American Airlines' Pro Bono Push

"We saw a need in the community, and in line with our corporate mission, we decided it was time to start giving back." These words have been uttered by many corporate counsel explaining why their departments decided to implement a formal corporate pro bono program. And while American Airlines wasn't different in this respect, after the program had been in place a few years, the airline kicked it up a notch.

Through the leadership of AA's General Counsel Gary Kennedy, the legal department instituted its formal pro bono initiative back in early 2005. "Some of our lawyers were doing pro bono work on their own, but Gary wanted to make more of a concerted effort. So he had his team put together a policy," explains Marjorie Powell, senior attorney at AA and the department's pro bono coordinator.

Initially, Kennedy didn't require participation in the program, and still a majority of the department's lawyers were actively involved. But in 2009, Kennedy decided to require all of his attorneys to join the effort for 10 hours each year.

"It was a little scary saying we are going to make it mandatory, because other companies weren't doing that," Powell says. "But we felt like some people may have cold feet doing something out of their comfort zone, and we wanted to give them that extra push."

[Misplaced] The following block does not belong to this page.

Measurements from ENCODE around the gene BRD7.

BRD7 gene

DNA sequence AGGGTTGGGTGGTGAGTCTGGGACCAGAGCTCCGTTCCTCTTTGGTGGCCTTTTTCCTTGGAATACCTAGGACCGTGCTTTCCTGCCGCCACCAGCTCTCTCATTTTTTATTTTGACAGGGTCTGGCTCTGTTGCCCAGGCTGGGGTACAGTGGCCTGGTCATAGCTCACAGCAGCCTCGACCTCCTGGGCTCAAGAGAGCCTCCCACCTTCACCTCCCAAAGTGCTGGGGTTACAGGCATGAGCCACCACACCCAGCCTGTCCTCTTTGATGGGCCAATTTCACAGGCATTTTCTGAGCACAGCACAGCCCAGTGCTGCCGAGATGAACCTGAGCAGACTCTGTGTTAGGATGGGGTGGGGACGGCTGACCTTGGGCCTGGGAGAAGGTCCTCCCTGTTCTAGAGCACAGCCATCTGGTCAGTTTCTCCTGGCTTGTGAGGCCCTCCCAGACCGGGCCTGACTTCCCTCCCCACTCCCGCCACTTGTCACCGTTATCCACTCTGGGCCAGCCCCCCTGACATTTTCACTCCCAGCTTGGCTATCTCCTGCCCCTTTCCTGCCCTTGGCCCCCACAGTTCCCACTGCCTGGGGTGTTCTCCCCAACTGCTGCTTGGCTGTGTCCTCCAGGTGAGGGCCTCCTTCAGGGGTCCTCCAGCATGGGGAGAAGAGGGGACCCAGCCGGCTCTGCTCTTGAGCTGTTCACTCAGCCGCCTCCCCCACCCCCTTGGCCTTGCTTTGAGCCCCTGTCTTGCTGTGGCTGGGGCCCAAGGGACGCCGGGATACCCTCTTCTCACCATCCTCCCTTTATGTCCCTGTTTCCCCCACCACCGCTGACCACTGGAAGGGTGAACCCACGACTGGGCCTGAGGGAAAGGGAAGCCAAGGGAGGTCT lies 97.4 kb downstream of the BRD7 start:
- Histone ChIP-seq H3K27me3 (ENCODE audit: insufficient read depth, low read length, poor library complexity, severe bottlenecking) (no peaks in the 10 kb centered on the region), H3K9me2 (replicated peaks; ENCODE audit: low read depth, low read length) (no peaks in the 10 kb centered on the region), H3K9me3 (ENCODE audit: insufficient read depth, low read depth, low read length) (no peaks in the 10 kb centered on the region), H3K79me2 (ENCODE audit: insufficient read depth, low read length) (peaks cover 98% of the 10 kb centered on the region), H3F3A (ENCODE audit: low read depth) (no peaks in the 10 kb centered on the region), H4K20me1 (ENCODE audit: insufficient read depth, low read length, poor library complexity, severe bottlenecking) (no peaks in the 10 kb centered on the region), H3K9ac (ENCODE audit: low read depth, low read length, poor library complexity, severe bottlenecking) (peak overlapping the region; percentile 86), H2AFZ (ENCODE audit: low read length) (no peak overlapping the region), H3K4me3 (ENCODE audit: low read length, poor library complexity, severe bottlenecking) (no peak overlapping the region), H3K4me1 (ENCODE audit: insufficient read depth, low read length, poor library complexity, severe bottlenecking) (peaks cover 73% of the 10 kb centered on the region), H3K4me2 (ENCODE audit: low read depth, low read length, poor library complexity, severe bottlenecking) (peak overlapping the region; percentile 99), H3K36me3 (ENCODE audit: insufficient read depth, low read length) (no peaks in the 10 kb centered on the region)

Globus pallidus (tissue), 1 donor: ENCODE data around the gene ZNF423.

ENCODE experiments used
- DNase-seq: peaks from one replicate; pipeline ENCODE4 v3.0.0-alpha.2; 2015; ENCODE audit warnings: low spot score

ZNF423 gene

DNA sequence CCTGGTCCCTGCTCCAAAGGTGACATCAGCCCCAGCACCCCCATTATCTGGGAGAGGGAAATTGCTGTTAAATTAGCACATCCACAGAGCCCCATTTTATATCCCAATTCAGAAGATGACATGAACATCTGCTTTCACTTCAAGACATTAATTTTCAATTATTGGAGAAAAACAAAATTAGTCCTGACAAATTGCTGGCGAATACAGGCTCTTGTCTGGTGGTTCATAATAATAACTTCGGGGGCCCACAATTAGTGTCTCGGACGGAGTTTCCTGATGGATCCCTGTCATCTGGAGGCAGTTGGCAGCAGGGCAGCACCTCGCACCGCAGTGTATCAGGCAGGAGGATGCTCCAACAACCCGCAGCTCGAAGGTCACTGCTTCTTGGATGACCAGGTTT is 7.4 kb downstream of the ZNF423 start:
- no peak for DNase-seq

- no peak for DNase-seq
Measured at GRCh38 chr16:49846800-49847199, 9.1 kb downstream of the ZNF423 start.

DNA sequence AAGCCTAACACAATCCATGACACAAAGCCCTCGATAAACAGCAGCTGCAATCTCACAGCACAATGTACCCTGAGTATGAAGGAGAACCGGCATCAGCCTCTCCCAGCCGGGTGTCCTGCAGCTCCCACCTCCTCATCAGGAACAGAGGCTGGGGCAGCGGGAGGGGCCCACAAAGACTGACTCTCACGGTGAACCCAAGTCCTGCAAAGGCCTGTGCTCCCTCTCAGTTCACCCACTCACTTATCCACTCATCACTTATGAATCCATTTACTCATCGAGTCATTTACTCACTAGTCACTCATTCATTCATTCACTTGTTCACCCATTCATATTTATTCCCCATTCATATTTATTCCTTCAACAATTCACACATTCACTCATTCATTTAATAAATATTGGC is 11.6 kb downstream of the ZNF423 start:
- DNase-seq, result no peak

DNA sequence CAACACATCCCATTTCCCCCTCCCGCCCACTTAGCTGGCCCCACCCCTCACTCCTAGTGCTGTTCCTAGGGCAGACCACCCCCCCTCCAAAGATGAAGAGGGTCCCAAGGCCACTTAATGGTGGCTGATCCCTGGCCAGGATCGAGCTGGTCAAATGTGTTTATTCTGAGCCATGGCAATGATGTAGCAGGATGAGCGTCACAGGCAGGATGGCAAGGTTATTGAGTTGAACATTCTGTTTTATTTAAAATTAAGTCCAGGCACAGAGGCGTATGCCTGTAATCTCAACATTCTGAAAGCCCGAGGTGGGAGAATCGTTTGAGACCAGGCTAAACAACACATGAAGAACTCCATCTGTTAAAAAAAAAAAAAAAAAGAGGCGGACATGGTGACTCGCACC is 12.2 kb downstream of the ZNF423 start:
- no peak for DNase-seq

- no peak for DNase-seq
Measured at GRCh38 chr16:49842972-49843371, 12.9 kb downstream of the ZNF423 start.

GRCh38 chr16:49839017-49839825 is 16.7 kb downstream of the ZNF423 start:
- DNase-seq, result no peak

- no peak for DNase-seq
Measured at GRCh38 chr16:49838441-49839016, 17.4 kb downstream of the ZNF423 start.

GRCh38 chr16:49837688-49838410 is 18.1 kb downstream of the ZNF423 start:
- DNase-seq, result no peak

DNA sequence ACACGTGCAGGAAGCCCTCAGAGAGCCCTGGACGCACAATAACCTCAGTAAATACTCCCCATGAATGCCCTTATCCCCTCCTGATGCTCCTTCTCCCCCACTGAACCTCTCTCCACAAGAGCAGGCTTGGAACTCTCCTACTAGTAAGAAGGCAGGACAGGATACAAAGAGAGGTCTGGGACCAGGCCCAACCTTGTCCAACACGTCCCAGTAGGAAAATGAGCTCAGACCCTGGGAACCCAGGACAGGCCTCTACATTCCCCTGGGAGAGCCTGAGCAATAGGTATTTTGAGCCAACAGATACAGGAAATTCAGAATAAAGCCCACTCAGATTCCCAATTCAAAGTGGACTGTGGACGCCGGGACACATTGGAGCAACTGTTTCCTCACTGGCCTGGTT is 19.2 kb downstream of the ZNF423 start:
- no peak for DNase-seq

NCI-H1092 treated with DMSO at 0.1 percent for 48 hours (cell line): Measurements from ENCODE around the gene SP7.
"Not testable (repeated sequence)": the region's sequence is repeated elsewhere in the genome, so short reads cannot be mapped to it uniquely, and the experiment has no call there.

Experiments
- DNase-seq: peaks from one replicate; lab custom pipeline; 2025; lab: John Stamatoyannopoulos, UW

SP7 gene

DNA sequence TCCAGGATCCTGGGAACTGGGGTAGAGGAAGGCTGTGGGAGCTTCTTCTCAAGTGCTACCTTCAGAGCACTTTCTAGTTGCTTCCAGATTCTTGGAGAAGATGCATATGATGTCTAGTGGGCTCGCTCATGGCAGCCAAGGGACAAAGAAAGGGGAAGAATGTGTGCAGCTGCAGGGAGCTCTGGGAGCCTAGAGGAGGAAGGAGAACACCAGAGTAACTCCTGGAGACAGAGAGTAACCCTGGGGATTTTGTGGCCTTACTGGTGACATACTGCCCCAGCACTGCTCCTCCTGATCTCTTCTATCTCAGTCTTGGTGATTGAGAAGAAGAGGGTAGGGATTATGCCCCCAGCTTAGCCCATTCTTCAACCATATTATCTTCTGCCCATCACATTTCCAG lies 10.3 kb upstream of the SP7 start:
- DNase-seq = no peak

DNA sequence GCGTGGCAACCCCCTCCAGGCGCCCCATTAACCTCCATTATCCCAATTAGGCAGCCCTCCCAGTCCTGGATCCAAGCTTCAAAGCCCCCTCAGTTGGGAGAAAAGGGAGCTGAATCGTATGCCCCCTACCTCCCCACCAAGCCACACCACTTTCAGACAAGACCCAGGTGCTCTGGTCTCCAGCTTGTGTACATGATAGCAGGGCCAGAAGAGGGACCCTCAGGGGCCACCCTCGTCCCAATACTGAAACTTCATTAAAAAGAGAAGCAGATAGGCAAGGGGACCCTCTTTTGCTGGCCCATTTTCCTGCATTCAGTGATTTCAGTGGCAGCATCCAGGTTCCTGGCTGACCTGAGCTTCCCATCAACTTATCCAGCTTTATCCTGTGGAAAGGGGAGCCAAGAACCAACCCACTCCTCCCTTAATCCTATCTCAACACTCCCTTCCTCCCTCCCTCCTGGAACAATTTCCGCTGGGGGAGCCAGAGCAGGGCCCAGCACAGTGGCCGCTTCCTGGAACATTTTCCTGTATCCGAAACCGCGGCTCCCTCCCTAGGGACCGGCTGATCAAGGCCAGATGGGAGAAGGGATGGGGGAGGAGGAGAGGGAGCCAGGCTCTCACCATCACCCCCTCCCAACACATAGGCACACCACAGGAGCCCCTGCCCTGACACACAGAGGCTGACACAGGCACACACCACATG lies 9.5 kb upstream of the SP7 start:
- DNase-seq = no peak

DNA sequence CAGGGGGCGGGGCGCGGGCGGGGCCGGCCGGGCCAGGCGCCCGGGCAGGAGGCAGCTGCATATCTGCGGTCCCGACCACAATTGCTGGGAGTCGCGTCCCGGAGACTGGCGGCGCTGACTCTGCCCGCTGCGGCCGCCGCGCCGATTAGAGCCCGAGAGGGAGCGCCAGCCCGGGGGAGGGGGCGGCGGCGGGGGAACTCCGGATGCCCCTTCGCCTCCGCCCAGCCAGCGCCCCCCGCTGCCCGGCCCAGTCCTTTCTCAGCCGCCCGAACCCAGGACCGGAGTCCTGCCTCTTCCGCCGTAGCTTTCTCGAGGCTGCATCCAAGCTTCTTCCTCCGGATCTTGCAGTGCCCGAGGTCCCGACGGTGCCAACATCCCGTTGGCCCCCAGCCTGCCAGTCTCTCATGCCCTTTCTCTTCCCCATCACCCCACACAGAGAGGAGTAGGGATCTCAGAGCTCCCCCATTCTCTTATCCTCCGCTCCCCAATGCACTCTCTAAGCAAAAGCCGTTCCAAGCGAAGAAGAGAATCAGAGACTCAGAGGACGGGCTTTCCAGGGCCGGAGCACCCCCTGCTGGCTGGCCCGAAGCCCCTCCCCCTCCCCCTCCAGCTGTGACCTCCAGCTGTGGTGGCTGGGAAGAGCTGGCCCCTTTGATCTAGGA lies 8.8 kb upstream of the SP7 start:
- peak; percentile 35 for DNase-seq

To maximize efficiency, AA's legal department works closely with the Dallas Volunteer Attorney Program (DVAP), which has a mission to enhance pro bono legal services to the poor in Dallas through the recruitment, training and support of volunteer attorneys. AA also partners with law firms Haynes & Boone, Hunton & Williams and Kelly Hart & Hallman.

Through DVAP's training and partnerships with law firms, AA's legal department has gone to great lengths to service the underprivileged of its community over the years. The work ranges from helping the elderly create wills to participating in clinics to simply answer legal questions and offer advice, handle cases, and even help complete adoptions. The team has been nominated for several awards for its work.

"For lawyers, it's the perfect way to assist the community," Powell adds. "Pro bono work really is extremely rewarding for the individuals."

And as for the mandatory participation of AA's in-house counsel, that extra push has paid off. With all 38 of the department's lawyers not only participating, but most exceeding the 10-hour requirement, at press time the initiative had already brought in 500 pro bono hours for 2010 and, according to Powell, they weren't finished tallying.

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Cathleen Flahardy

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